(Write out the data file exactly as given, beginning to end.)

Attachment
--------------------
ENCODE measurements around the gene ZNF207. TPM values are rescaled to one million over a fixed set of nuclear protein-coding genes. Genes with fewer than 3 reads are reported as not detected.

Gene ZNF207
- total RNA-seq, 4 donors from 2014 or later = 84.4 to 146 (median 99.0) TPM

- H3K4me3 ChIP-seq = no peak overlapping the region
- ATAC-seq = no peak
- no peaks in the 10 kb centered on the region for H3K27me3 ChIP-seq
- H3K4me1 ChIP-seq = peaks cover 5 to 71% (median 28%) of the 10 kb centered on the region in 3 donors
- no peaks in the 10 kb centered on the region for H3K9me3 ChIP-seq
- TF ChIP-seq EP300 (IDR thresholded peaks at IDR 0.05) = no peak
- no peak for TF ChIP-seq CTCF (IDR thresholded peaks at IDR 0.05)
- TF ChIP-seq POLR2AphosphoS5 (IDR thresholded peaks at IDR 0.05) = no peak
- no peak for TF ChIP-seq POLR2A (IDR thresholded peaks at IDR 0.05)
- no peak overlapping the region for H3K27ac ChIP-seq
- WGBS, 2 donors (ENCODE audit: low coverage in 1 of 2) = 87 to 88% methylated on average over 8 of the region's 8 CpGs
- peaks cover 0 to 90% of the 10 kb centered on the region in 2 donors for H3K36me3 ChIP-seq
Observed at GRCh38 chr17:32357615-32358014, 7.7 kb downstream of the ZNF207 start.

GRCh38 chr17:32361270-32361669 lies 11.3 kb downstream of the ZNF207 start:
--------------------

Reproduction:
ENCODE measurements around the gene ZNF207. TPM values are rescaled to one million over a fixed set of nuclear protein-coding genes. Genes with fewer than 3 reads are reported as not detected.

Gene ZNF207
- total RNA-seq, 4 donors from 2014 or later = 84.4 to 146 (median 99.0) TPM

- H3K4me3 ChIP-seq = no peak overlapping the region
- ATAC-seq = no peak
- no peaks in the 10 kb centered on the region for H3K27me3 ChIP-seq
- H3K4me1 ChIP-seq = peaks cover 5 to 71% (median 28%) of the 10 kb centered on the region in 3 donors
- no peaks in the 10 kb centered on the region for H3K9me3 ChIP-seq
- TF ChIP-seq EP300 (IDR thresholded peaks at IDR 0.05) = no peak
- no peak for TF ChIP-seq CTCF (IDR thresholded peaks at IDR 0.05)
- TF ChIP-seq POLR2AphosphoS5 (IDR thresholded peaks at IDR 0.05) = no peak
- no peak for TF ChIP-seq POLR2A (IDR thresholded peaks at IDR 0.05)
- no peak overlapping the region for H3K27ac ChIP-seq
- WGBS, 2 donors (ENCODE audit: low coverage in 1 of 2) = 87 to 88% methylated on average over 8 of the region's 8 CpGs
- peaks cover 0 to 90% of the 10 kb centered on the region in 2 donors for H3K36me3 ChIP-seq
Observed at GRCh38 chr17:32357615-32358014, 7.7 kb downstream of the ZNF207 start.

GRCh38 chr17:32361270-32361669 lies 11.3 kb downstream of the ZNF207 start: